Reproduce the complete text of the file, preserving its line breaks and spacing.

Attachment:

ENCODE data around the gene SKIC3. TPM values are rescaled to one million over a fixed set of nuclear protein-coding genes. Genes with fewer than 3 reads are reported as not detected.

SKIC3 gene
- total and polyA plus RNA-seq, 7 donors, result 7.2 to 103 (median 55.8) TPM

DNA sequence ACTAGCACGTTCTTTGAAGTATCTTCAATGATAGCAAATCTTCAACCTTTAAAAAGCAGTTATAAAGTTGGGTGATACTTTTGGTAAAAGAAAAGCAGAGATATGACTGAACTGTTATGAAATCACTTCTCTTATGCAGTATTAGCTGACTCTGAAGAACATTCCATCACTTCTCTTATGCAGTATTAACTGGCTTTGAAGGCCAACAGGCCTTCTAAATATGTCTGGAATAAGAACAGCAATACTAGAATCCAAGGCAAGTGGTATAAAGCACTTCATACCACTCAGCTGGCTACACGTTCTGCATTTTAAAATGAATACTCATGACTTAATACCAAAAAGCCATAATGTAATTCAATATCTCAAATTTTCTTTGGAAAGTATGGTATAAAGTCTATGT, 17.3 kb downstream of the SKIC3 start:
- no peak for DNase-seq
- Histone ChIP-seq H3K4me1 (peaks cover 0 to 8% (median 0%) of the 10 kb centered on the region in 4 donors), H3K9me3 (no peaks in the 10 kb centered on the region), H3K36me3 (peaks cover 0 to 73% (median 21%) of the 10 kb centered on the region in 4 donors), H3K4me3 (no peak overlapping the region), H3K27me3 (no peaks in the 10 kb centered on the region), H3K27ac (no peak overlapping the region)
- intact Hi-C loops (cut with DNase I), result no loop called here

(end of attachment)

ENCODE data around the gene SKIC3. TPM values are rescaled to one million over a fixed set of nuclear protein-coding genes. Genes with fewer than 3 reads are reported as not detected.

SKIC3 gene
- total and polyA plus RNA-seq, 7 donors, result 7.2 to 103 (median 55.8) TPM

DNA sequence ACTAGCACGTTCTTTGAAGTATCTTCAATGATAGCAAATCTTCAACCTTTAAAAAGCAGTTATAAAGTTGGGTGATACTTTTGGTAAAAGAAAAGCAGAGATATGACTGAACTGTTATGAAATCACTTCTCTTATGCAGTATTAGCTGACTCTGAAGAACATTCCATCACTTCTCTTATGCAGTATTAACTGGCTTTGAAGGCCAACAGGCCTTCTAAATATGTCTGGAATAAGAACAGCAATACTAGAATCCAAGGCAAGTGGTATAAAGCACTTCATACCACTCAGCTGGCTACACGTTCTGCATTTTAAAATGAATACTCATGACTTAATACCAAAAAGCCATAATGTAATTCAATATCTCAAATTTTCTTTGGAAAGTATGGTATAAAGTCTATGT, 17.3 kb downstream of the SKIC3 start:
- no peak for DNase-seq
- Histone ChIP-seq H3K4me1 (peaks cover 0 to 8% (median 0%) of the 10 kb centered on the region in 4 donors), H3K9me3 (no peaks in the 10 kb centered on the region), H3K36me3 (peaks cover 0 to 73% (median 21%) of the 10 kb centered on the region in 4 donors), H3K4me3 (no peak overlapping the region), H3K27me3 (no peaks in the 10 kb centered on the region), H3K27ac (no peak overlapping the region)
- intact Hi-C loops (cut with DNase I), result no loop called here